Once More, With Feeling: Intersectionality

Once More, With Feeling: Intersectionality

Or: why the Male Only Table of Contents issue is about both Gender and Race

So over on Marguerite’s blog editor Mike Ashley of the Mammoth Book of White Men Fail Mindbowing SF explains that the stories he was looking for, those that blew his mind with science, aren’t usually written by women, and therefore that’s why he couldn’t find any to include. Women are writing about people, you see, not necessarily science. Whatever. But, as I pointed out there, even if this was a valid excuse for an all-male TOC, that does not explain the lack of POC. A white male friend then pinged me, privately, to say: but isn’t that confusing the issue? Are you criticising him for having only men or no POC? And the answer is: both. And, not surprisingly, the two issues are intertwined.

To wit: when anthologies like this hit the Internets and we look at the TOC it’s very easy to notice that there are no women. It is therefore very easy to comment on and get angry about this fact. It is also easy for editors to come along and address only this exclusion, usually by saying “I didn’t pay attention to the bylines” and “women don’t write the kind of stories I was looking for” or “I don’t want to include them just as tokens”. Because at that point editors can pass it off as taste, and not even one based on gender, but on types of fiction.

But.

When one notices that these anthologies also don’t include any writers of color, either male or female, that complicates the issue, doesn’t it? It’s no longer just about whether men write these kinds of stories and women don’t. Because men of color write science fiction, too. Are we then going to even begin to say that they write more about people and not about science? Of course not. Stupid people are more likely to whip out, “But their stories are about race and only black people care about race!” Those people are wrong on both counts.

The same mindset is at work in both cases. It’s not “women/POC don’t write the kind of stories I was looking for,” it’s: I only like/read/understand/connect to/care for stories about white, male concerns.

That is a problem. Because SF, be it mammoth or mindblowing or sciencey, is not just about white, male concerns. And any anthology of SF or fantasy or horror that essentially posits the white male concerns as representative, normal, baseline, or default is an anthology made of fail. Because that is not what the genre is right now. Maybe 20 years ago. Hell, maybe 10 years ago. But not now. Not in the future.

As I said at Readercon, the future of this genre is women, people of color, people of different classes, people outside of the default American culture, people outside of America, period. When people ignore or suppress or marginalize this truth, be it intentionally or through laziness of mind, as appears to be the case here, you are In The Wrong in every way imaginable.

Understood?

Comments

  1. says

    “So over on Marguerite’s blog editor Mike Ashley of the Mammoth Book of White Men Fail Mindbowing SF explains that the stories he was looking for, those that blew his mind with science, aren’t usually written by women, and therefore that’s why he couldn’t find any to include. ”

    This is bullshit. James Tiptree blew everyone’s mind on the fucking science. I’m pretty sure Michael Swanwick, whose fucking kick-ass story “Mother Grasshopper” was included, has noted “The Last Flight of Dr. Ain” as being this incredibly trippy exploration of science that he found amazing. And I think he noted that in… oh, where was it? Oh. Right, his introduction to Tiptree’s anthology.

    Also, I totally see where “Love is the Plan, the Plan is Death” is about people instead of science, except for the lack of characters.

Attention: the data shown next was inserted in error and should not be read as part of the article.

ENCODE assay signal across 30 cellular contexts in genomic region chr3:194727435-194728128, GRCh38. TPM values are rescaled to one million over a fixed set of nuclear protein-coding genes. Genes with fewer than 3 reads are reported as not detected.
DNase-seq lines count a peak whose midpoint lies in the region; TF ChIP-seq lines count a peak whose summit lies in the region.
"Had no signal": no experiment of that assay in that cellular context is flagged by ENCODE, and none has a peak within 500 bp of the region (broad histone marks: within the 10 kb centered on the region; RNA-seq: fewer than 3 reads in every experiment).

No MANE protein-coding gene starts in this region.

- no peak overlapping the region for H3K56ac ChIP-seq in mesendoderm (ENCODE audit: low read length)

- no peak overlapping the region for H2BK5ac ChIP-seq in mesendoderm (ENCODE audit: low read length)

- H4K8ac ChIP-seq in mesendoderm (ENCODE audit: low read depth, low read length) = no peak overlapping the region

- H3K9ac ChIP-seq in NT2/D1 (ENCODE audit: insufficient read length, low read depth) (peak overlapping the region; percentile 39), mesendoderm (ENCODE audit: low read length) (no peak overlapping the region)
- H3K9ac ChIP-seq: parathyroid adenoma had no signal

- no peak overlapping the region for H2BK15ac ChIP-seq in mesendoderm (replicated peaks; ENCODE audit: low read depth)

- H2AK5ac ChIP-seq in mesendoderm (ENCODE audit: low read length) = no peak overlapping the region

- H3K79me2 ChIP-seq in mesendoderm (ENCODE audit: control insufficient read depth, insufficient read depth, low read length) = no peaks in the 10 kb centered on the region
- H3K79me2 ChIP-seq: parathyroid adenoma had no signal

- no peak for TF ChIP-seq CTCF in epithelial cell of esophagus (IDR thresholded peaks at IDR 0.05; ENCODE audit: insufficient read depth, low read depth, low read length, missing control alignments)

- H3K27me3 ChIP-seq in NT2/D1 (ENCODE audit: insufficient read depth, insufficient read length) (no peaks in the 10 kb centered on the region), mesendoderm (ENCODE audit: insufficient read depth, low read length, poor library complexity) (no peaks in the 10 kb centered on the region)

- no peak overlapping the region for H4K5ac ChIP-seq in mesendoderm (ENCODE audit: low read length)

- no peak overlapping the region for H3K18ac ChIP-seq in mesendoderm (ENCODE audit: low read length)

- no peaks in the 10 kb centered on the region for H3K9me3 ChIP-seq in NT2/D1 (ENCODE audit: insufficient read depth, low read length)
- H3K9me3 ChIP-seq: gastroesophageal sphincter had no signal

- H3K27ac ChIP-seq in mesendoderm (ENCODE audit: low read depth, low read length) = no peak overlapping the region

Octavia, my heart, it turns out that there’s nothing scientific in “Blood Child,” and please, whatever you do, put “Speech Sounds” away. Connie! What have you been writing? Certainly it hasn’t been science fiction for which you win your awards, or at least not science fiction with trippy science. And Nancy Kress, really, how tainted your work is, with so many characters running about the place, being all charactery and characteresque and characteristic. Pat Murphy may be interrogating the boundary between animal in human using science in “Rachel in Love,” but this is basically irrelevant, because girl cooties. I’m sorry, I mean characters.

    The scarily weird biology in Eleanor Arnason’s “Knapsack Poems” and Vonda McIntyre’s “Little Faces” is not plausible enough, I presume. At least, not plausible when contrasted with living on a world-sized grasshopper, which is extremely plausible.

    Samuel Delany has never written anything weird either, but that’s probably because he’s black.

  2. Marguerite Reed says

    I guess I was so pleased that he said something that I didn’t follow up where I should’ve. I *am* troubled by his assertion that his perception of SF stories by women are about people, life, blah blah. To be honest, I cannot think of any examples to refute this.

    I am still disturbed by his familiarity with the genre and yet his apparent non-consideration of the current issues.

  3. Cija says

    When one notices that these anthologies also don’t include any writers of color, either male or female, that complicates the issue, doesn’t it?

    Does it? I mean: it is beyond the bounds of acceptable discourse[1] to suggest that writers of color are only interested in or capable of writing about Feelings, not Things and Ideas, but it is clearly not out of bounds to suggest that about women–indeed, some people (some women) say that shit about women writers when they’re trying to praise them. So I don’t think it complicates things at all; rather, it clarifies them and simplifies them extremely. It lets us know exactly what we’re looking at. It takes away an excuse.

    [1] when I say that it is outside the bounds of acceptable discourse, I do not mean for a second to imply that people aren’t actually that racist, in public, all the time–obviously they are. But it seems less likely to be philosophically accepted as a value-neutral description of differing literary priorities (because it’s so obviously not, and yet people get so easily suckered into taking it as one when it’s put as ‘women are like THIS, but men are like THAT, what are you going to do, ha ha ha.’)

    (I am not suggesting that SF discourse is in general any better on race than on gender or anything like that!–this is just one thing that sticks out to me. Of course, I will be proved wrong if nobody hesitates to slap on the same excuse and explain how people of color just care about human interaction and can’t be bothered to get their heads around mind-blowing science, because it bores them.)

  4. says